In today’s world, it is no longer acceptable for organisations to talk about success in financial metrics alone. In fact, there is an increasing need to demonstrate meaningful contributions to society through impact. Impact is defined as demonstratable contributions to the economy, society, the environment and culture¹. Impact assessments are methods to evaluate impact through a robust framework, which includes consideration of economic, environmental, and social aspects.
Impact evaluation covers a range of methodologies to assess the impact produced by or attributed to a particular intervention or activity, both intended and unintended. Rather than assessing whether an outcome is achieved, such as in traditional outcome research, impact evaluation focuses on understanding how the outcomes experienced by stakeholders have changed because of the intervention, relative to a world without the intervention. Impact evaluation is used as a way to apply evidence-based decisions to the policy development process. Originally more developed for the evaluation of social sector programs, impact evaluation is becoming increasingly useful and applicable in other areas such as energy, transport, and health.
What is Social Return on Investment (SROI)?
In 2000 a San Francisco-based philanthropic fund, the Roberts Enterprise Development Fund (REDF), started approaching its grant distribution process using a more holistic approach². To do so, REDF started measuring both economic and socio-economic returns on the invested capital. The returns were then compared to the investment. This is how Social Return on Investment (SROI) began.
SROI is a type of impact assessment that tells a rich story of how change has been or is being created, by measuring social, environmental, and economic outcomes i.e. triple bottom line. represented by monetary values. By comparing these outcomes to the cost of implementation, change is understood, and the wider value creation story can be demonstrated.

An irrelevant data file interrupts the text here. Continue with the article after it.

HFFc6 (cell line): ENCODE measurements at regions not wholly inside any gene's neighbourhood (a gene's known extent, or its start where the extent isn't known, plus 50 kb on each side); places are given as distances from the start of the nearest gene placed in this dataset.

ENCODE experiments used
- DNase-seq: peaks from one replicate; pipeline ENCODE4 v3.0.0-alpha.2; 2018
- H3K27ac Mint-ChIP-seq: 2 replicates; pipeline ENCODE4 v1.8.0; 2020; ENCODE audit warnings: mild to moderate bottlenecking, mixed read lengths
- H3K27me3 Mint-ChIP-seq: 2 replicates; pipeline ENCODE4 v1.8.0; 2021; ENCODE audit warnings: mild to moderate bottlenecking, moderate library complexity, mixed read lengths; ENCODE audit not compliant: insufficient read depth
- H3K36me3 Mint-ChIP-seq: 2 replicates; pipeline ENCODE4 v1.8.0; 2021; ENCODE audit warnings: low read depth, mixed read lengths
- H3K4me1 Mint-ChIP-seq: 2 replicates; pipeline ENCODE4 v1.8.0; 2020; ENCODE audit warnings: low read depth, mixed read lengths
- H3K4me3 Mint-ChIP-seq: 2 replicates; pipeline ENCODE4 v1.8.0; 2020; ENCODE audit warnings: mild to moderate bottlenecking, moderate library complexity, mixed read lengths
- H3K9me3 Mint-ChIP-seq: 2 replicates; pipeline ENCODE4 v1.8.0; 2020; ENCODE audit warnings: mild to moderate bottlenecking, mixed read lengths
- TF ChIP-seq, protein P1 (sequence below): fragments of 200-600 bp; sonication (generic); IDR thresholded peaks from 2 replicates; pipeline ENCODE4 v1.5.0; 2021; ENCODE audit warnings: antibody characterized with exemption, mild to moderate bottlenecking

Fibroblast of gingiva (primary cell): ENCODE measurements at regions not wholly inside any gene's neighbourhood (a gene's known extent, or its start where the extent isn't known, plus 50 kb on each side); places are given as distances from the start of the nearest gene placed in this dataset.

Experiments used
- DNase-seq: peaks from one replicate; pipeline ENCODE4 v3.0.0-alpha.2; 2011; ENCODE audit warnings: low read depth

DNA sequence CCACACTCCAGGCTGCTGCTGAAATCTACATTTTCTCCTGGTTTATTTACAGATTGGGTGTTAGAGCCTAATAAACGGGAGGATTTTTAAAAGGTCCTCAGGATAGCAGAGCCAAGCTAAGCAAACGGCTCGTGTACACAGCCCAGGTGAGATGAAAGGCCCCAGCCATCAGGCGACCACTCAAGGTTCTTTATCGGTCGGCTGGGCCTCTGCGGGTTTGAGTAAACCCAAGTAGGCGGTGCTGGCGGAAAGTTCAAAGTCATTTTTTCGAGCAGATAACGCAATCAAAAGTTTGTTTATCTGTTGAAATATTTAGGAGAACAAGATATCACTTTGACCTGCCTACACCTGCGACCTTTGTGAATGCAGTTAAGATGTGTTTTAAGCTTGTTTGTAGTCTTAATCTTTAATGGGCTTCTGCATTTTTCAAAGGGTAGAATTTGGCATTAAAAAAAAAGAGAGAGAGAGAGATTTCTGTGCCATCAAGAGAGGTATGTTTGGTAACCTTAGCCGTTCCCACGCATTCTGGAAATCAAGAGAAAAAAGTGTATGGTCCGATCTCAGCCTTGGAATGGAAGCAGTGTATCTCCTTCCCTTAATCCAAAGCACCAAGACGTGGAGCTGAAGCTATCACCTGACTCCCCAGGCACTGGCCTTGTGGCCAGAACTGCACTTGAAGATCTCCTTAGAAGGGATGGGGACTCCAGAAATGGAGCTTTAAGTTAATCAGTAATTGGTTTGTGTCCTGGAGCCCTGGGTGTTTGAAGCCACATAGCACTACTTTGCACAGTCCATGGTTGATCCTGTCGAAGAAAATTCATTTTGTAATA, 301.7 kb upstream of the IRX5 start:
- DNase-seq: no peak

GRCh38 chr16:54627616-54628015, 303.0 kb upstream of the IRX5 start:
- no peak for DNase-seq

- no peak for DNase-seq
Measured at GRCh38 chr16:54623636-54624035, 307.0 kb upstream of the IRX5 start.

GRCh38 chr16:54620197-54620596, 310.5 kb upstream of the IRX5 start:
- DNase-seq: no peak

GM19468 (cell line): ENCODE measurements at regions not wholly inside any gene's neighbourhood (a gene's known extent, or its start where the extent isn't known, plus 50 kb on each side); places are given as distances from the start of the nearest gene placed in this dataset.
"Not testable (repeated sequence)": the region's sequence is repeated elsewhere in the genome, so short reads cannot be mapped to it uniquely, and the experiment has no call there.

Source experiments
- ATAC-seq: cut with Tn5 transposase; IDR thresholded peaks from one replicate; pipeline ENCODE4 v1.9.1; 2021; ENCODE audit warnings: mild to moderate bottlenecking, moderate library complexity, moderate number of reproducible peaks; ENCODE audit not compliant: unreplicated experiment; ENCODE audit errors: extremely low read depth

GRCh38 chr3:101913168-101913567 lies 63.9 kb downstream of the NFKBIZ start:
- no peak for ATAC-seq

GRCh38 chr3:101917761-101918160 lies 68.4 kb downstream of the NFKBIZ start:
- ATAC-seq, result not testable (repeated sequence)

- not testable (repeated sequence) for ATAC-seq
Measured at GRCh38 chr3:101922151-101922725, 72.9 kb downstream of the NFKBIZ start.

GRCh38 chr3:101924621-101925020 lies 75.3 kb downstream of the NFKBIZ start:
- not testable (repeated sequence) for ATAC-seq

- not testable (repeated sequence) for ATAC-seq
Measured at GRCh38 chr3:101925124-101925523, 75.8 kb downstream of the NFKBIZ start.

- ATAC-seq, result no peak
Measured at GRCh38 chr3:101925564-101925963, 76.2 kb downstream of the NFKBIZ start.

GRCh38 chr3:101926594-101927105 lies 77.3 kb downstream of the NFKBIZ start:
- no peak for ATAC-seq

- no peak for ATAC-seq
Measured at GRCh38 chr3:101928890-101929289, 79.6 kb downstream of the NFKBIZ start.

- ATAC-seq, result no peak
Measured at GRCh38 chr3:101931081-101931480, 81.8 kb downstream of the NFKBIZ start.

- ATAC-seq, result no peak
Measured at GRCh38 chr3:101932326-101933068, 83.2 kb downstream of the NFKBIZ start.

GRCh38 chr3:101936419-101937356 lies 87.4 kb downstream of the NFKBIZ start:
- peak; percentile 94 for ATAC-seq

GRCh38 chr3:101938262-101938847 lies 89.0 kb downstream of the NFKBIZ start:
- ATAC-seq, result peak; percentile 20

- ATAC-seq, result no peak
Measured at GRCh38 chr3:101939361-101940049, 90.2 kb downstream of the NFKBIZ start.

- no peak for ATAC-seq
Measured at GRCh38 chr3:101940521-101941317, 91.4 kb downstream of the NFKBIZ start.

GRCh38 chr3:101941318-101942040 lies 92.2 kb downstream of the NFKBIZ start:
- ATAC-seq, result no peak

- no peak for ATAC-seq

Stakeholders are at the heart of the SROI measurement process. It is central to involve stakeholders, beyond the traditional ‘experts’, and to include everyone who is impacted by the intervention assessed. The involvement of stakeholders and the ‘bottom-up’ approach to evaluating outcome metrics is a unique feature of SROI, which enhances the data compared to traditional cost-benefit analysis and leads to a rich story of change.
Why use SROI?
SROI has progressively emerged as a preferred technique for measuring impact and outcomes. SROI offers organisations a comprehensive approach to understanding and communicating impact returns, both internally and externally. Assigning monetary values to social returns provides a shared language to better inform decision making across multiple stakeholders and industries. By using stakeholder input, SROI provides rich qualitative insights as well as quantitative metrics to describe impact. SROI is used by Government, at both a Federal and State level, to evaluate programs due to the holistic approach and the ability to quantify intangible benefits³. In addition, the findings of an SROI can be assured through a rigorous international assessment process, which increases confidence in the validity of the impact assessment process and value creation. Assurance is more than a rubber-stamping exercise, but rather an independent evaluation of whether the social value principles were adequately understood and used in the analysis.
With the world moving towards a more sustainable future, evaluations of interventions and programs need to capture holistic outcomes, including impact on the environment. Consumers and investors are modifying their behaviour and demanding companies assess and act on sustainability. The ‘triple bottom line’ included in an SROI assessment allows the evaluation of multiple impacts simultaneously. This can be used proactively to guide investment decisions or to evaluate impact.
What is involved?
The SROI methodology is based on core principles that can be adapted to different types of industries and investments. The principles represent building blocks forming the basis of any SROI and of any decision that takes into account a wider notion of value, to increase equality, improve wellbeing and foster sustainability.
The value of these principles lies in applying them collectively. By applying the SROI principles, it is possible to create a consistent and credible account of the value that is being created. To do so, six stages have been designed to carry out the analysis: